18 September 2016

not enough

Haiti will never. stop. kicking. my. butt.

How's that for some sweet missionary speak.  

A few days ago I came across this and shared it on FB:
That's a good word, I thought.  Go Francis.

Obviously, a few days ago, it wasn't that hard and I wasn't all doubtful.

All three girlies are sick, and Matt and I aren't feeling too hot ourselves.  But a few weeks ago, I felt a very strong, out of nowhere conviction that we needed to be attending the church here in our village again.
After years and years of trying and going and volunteering and working in the village church, it just s-t-r-u-g-g-l-e-s.  There was corruption in leadership.  There was NO effort on the part of the people to participate or to grow (literally, people would come in, sprawl out on the benches, and sleep), and then one particular Sunday, a visiting pastor preached downright heresy that tickled everyone's ears by slamming their enemies and propping up voodoo, Matt spoke up against it, as did several other people, but everyone just wanted to hear more.

When we left that day, we knew it would be for a good long while.  

It's one thing when a church WANTS Christ.  It's different when they want none of Him, especially when there are so many other places to come alongside.  So we left, and it's been over a year now!

But out of nowhere, the Lord pressed on my heart last month that it was time.

Matt trusted that in me, our visitors all left Saturday, and today, sick or not sick, we went.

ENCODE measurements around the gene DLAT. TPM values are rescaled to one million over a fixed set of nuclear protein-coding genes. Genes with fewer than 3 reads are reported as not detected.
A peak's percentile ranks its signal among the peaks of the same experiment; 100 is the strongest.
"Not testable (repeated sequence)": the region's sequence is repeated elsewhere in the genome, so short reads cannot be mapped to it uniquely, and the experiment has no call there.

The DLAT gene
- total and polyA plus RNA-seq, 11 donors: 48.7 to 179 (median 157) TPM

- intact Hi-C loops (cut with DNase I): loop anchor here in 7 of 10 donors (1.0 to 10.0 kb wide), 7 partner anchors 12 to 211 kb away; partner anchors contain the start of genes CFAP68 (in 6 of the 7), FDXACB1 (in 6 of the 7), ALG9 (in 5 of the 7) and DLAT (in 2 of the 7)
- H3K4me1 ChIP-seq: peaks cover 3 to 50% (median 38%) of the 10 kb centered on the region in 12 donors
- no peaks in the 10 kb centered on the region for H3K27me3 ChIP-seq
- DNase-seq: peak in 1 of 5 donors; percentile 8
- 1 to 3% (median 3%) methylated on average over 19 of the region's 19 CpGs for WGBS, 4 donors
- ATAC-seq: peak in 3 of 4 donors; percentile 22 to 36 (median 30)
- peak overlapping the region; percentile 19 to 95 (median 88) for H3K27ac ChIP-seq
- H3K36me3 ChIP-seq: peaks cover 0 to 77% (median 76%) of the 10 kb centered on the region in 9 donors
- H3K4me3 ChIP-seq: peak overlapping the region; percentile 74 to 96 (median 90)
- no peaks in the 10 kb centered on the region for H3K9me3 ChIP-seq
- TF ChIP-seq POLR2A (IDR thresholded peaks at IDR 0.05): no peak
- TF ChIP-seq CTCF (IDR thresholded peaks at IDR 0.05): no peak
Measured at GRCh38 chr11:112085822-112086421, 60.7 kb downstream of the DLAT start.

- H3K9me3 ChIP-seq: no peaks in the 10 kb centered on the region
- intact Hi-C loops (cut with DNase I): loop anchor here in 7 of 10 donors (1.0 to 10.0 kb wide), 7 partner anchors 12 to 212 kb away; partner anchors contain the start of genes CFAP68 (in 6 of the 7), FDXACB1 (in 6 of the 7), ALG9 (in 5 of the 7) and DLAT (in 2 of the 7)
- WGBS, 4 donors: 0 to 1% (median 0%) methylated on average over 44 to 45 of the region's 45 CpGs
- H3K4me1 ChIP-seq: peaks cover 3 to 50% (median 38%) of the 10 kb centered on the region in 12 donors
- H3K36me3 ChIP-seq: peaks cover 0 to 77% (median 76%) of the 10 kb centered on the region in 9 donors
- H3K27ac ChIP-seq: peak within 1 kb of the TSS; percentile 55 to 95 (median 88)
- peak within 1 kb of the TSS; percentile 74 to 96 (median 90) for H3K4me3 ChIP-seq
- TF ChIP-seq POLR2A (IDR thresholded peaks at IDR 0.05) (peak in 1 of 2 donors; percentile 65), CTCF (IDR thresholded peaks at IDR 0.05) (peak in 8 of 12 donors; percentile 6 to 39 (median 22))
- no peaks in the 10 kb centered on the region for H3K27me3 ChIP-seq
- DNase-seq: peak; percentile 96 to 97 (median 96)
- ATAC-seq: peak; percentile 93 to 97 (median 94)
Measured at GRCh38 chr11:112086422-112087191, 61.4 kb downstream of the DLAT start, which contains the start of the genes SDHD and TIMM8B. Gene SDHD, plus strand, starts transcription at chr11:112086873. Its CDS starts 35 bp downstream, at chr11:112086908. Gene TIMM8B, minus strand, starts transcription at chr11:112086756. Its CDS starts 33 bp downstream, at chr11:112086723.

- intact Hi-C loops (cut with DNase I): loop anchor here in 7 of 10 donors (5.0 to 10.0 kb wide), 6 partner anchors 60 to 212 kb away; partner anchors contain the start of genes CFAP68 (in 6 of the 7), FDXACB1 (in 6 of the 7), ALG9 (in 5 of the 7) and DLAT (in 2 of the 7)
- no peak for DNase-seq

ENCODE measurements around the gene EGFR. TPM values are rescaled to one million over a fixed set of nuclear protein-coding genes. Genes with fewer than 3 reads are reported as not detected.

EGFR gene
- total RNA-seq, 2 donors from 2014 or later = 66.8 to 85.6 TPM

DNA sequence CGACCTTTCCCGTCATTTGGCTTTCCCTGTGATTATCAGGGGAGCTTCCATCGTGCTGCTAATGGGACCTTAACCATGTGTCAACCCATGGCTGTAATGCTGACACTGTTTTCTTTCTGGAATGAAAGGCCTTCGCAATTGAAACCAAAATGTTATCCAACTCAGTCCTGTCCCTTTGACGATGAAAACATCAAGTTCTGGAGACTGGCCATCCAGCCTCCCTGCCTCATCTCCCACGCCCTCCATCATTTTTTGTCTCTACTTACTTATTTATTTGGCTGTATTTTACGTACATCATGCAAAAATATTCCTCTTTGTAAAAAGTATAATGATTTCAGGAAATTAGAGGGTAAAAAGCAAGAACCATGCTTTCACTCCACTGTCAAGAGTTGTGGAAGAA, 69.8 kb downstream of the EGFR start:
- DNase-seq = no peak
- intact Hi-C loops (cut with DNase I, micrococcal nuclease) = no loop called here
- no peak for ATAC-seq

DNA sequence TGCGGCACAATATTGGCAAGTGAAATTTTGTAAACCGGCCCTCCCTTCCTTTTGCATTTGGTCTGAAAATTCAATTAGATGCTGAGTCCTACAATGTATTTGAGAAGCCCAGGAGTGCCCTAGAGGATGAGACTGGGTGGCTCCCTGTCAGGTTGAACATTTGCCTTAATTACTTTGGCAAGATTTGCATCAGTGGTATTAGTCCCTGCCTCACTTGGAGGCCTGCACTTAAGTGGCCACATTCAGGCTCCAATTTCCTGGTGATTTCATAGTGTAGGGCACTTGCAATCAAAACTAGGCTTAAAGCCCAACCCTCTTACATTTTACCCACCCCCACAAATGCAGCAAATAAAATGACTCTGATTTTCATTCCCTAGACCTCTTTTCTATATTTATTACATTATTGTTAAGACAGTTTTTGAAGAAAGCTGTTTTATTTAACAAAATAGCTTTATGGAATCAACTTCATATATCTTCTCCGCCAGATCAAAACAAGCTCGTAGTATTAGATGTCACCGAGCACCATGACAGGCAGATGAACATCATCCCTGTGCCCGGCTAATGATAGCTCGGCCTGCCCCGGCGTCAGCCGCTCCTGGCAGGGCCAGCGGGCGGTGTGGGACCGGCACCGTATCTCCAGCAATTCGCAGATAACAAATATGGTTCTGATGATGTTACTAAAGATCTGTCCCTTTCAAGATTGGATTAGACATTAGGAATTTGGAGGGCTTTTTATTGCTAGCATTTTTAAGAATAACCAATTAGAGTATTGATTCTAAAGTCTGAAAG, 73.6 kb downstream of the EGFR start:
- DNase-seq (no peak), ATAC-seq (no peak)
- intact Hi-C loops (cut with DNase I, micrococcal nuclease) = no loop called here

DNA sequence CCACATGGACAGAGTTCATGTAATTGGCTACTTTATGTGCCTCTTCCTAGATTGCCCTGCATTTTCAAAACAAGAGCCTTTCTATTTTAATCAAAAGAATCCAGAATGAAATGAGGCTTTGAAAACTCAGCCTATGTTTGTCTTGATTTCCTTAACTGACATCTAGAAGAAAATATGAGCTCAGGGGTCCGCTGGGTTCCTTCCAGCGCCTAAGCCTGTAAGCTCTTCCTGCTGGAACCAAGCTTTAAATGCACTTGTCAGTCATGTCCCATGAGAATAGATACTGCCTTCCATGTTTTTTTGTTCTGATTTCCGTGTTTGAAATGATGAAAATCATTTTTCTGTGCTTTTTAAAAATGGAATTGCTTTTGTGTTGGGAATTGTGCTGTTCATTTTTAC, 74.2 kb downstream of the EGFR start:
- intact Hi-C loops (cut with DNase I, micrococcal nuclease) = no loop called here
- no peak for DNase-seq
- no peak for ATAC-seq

And that little body of mostly the very old and the very young is still struggling.  But a lot has changed, and the leadership has left, and there was a sincere desire today to worship, to be together.  And it was downright GOOD to worship with so many of our brothers and sisters again, many of whom work at the Seminary, and it was a great encouragement to all of us to worship together.

Afterwards, we all chatted and caught up as we walked home together, each family dropping off at their yards.  As we neared one friend and employee's yard, I was talking with his wife while Lily chattered with their two kids, both of whom go to school with her.  A few months ago we had lent this particular family a large sum of money so that they could get off their current property, which was apparently a really terrible place to live, to a new property with a bit more space not far away. 

While I knew they weren't living in that new property yet, I asked as we were passing if they would show me where they live currently, and where they are moving to.

After all, their daughter has been to our home many times to play with Lil and Sof, their son, too, and yet I didn't know exactly where their house was.

I wish I hadn't asked.  

They were very happy to show me and we wove back between many other houses on the street until we came to a little pass between two cactus fences and  tiny dirt homes where you could only go through sideways.  I shimmied in after her with Nora still on my hip and Lily and Sofie already run ahead, and realized that one of those two homes, crammed between all the others, was theirs.  

Due in December, my friend's belly almost prohibited her from squeezing into her own home, and though I have seen and experienced many difficult living conditions, it was ALL I could do not to crumble, crumble like the walls.

It is, friends, incredibly challenging to stand in a home while its' family is staring at you, grinning, offering you the house chair, chatting to you, and your mouth goes dry and your stomach drops and you are fighting for all you are worth not to cry.